We walked to Publix to get steaks for dinner and later ate on the porch.  Even at the time, I knew the day was special.  I think I just assumed it was a preview of all the mother daughter moments to come.  In retrospect, it probably stayed with me, because things turned bad pretty quickly after that.  Maybe my subconscious just knew to hang on to it.  No matter, it is a memory that I have cherished for over twenty five years, one I will never let go.   As Cammy would say, “Best day ever!”

Happy Mother’s Day, mom.

10 thoughts on “Remembering Mom”

  1. What a wonderful sentiment to your mother. Most definitely brought tears to my eyes. I cherish the many talks we had at her hostess table in the back on those nights waiting for customers to leave or when we were dead. Your mother was quite the character. I will always remember her telling you when you were complaining about being 6 months younger than all your friends that when they are all 5o you will still be in your 40’s. lol. I must say that in her last months I feel blessed that she felt she could call on me to take her to the hospital and grocery shopping when she came home. I can also answer the question of whether your mother would be proud and most undoubtedly it would be a resounding “YES!” Love you Alli!

    1. Thanks Tray! My mother did not like to ask for help. It is a testament to how much she loved you, that she did. You should be honored. I will always be grateful for everything that you did for her! I love you, too.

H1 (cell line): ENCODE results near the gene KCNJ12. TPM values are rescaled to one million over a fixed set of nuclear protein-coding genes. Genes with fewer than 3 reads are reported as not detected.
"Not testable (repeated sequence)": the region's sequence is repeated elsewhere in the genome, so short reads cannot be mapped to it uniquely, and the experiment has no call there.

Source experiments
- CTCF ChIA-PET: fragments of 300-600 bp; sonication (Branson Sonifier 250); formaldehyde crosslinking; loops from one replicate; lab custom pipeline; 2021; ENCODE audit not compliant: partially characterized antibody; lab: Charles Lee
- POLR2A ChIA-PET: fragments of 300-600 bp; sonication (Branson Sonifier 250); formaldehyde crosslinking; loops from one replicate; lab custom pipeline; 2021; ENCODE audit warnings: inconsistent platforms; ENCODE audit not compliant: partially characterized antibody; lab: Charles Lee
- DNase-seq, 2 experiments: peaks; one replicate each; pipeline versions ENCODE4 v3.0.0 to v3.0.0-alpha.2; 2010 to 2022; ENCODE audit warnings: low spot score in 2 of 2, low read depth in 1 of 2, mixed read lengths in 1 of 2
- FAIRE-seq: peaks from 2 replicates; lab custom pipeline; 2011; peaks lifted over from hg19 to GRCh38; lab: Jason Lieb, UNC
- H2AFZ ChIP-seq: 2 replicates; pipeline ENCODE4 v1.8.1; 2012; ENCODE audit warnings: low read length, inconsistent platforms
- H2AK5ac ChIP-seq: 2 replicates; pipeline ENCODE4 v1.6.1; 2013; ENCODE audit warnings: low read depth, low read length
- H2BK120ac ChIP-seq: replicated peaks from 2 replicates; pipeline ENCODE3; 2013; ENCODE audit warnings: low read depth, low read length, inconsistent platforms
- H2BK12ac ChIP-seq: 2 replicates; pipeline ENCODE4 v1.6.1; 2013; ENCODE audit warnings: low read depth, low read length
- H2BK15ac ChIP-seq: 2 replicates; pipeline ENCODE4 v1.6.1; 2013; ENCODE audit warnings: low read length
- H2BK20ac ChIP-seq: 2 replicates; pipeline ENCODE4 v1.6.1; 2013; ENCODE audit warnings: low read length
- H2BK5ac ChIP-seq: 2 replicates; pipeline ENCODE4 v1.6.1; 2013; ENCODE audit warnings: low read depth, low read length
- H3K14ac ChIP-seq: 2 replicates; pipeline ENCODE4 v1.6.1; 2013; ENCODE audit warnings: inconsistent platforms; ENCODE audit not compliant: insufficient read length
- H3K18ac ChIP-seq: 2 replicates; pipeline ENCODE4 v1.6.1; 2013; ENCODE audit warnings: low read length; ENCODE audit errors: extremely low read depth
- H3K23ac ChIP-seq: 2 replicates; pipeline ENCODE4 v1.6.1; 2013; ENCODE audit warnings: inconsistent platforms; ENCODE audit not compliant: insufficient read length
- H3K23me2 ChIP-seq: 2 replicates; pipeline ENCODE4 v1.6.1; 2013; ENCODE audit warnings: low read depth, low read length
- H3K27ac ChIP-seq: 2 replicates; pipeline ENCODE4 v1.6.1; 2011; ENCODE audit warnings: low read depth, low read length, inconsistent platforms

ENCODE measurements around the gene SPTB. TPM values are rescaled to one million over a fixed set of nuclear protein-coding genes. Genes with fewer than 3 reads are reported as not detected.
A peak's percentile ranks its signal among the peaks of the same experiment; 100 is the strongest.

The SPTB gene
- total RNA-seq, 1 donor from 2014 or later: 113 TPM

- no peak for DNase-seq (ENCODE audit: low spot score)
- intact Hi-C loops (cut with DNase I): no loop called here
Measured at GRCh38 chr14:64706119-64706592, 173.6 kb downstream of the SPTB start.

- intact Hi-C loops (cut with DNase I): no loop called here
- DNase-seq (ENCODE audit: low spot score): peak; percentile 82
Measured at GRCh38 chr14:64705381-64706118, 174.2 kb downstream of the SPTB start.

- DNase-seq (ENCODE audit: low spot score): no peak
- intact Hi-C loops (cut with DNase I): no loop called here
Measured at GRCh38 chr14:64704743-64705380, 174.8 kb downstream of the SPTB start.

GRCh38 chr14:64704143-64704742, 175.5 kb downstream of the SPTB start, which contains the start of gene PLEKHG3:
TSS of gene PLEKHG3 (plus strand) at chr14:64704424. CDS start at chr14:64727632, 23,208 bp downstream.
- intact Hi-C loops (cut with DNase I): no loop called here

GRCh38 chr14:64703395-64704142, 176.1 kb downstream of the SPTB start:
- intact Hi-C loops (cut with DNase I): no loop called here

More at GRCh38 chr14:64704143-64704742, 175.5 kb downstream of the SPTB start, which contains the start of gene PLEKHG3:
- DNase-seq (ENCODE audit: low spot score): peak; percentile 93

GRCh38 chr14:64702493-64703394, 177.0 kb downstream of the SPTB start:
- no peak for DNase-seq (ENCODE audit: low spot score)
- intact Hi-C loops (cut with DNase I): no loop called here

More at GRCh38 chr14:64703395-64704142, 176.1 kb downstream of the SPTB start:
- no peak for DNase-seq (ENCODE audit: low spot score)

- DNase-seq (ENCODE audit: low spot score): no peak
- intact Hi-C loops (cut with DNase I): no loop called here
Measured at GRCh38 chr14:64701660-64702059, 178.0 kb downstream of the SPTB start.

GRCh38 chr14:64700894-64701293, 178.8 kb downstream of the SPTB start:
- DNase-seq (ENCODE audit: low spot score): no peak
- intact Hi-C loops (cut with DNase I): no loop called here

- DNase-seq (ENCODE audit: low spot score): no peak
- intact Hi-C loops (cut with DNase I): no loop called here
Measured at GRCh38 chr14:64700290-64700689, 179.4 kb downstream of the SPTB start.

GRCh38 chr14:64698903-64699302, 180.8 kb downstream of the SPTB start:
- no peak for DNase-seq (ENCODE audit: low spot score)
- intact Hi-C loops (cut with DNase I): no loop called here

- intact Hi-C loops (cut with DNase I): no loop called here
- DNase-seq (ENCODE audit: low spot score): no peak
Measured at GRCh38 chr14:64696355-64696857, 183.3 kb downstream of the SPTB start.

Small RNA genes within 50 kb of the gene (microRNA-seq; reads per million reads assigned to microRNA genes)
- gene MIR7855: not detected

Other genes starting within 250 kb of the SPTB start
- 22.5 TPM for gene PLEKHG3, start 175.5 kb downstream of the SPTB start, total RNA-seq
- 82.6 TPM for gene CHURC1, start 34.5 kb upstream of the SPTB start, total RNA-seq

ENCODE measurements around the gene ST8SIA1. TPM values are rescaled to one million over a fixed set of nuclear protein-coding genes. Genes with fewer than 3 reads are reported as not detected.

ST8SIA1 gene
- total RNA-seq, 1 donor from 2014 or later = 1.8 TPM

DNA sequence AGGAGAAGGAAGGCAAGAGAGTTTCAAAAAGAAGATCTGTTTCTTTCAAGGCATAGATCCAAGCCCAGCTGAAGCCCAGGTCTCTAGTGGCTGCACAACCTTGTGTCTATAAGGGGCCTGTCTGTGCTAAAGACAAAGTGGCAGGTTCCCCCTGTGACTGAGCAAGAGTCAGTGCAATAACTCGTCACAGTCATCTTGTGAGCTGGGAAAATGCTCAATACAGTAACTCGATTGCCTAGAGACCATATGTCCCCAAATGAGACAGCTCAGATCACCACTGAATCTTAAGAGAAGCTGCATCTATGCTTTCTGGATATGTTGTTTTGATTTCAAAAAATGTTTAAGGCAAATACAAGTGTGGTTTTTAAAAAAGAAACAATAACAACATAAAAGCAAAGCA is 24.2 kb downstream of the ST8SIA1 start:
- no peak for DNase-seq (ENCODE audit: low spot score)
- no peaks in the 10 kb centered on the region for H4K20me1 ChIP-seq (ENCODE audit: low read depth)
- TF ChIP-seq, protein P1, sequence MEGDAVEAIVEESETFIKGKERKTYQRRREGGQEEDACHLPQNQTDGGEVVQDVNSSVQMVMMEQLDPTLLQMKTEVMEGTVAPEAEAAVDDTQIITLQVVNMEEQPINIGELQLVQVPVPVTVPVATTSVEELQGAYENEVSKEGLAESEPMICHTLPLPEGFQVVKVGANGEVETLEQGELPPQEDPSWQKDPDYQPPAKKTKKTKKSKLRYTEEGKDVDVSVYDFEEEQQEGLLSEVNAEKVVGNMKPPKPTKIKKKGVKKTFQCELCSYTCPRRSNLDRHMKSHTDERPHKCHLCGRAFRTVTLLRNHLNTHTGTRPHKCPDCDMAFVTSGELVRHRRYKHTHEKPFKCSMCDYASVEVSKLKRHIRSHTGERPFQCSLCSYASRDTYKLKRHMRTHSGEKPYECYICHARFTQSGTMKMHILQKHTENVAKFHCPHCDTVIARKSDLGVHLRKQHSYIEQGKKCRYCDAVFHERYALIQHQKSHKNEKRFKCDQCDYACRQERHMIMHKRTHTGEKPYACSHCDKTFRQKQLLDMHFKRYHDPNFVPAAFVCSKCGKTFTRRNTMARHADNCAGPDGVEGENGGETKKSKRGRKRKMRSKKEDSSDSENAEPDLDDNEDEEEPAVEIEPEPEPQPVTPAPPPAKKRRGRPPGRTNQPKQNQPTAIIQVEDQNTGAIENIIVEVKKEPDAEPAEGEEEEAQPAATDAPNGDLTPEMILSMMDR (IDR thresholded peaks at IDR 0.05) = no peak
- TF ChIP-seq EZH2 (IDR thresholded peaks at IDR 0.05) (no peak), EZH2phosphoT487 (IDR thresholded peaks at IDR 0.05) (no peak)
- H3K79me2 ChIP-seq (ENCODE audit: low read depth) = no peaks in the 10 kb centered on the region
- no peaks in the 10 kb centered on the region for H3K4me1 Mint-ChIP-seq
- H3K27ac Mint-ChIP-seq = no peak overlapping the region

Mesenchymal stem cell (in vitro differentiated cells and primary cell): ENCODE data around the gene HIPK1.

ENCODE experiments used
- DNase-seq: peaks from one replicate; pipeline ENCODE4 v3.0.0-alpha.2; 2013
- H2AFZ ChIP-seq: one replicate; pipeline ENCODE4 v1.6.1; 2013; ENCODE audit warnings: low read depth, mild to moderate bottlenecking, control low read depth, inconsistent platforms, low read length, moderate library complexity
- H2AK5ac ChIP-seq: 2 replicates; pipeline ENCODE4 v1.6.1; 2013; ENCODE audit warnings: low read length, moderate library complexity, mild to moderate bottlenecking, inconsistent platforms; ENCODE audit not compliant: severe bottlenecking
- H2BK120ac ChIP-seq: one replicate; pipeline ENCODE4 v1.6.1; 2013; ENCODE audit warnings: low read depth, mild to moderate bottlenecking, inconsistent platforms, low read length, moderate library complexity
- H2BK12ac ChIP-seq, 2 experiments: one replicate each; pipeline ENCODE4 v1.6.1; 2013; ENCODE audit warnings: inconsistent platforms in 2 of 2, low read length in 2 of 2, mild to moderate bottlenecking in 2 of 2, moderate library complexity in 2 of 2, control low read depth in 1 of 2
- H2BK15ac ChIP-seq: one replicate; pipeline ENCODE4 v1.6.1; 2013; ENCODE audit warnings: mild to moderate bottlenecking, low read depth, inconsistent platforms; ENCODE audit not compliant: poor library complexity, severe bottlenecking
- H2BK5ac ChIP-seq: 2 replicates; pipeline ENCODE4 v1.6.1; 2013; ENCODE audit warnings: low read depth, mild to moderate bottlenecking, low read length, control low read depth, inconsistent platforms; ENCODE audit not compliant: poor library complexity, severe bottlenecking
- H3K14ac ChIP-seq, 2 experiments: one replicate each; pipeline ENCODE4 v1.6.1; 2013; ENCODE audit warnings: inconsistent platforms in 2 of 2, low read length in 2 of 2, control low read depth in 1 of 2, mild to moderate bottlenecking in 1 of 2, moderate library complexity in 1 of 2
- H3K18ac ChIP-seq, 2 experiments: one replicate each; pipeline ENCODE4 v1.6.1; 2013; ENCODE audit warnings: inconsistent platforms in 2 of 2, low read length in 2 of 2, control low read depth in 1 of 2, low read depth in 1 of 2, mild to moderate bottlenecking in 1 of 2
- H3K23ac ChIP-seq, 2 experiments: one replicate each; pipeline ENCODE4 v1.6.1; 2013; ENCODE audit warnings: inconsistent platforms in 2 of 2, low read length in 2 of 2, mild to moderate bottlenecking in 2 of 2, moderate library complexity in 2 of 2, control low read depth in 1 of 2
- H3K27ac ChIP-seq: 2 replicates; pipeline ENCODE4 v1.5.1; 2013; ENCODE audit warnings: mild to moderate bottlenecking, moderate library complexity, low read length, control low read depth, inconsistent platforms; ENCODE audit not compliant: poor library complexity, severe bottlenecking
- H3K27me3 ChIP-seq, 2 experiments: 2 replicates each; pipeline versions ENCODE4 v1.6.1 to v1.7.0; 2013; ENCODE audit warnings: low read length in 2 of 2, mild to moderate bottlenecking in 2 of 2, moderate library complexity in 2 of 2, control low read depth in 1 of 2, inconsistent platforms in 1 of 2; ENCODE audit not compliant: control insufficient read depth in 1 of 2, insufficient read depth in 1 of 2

2. I am blown away by your tribute to your Mother. She must have been a very interesting lady. By your description of her and the photo’s, she was also a very beautiful lady. I was so intrigued, I read it twice. Very interesting and very well written. I know she would have been so proud of the woman you have become and feel sure that she would have loved your family.
    I marvel at the fact that she was a December baby named Carol. I too am a December baby named Carol and could not be more different from your educated, sophicated Mom.
    Love you Allie……

  3. My dearest Allie,
    What a beautiful, loving tribute to your Mother. Brought tears to my eyes too. Made me wish I had been there more for my own children. There is no doubt your Mother would be proud of the woman you have become and your accomplishments. Your children are lucky to have you for their mother. I am proud of you too!
    Love you!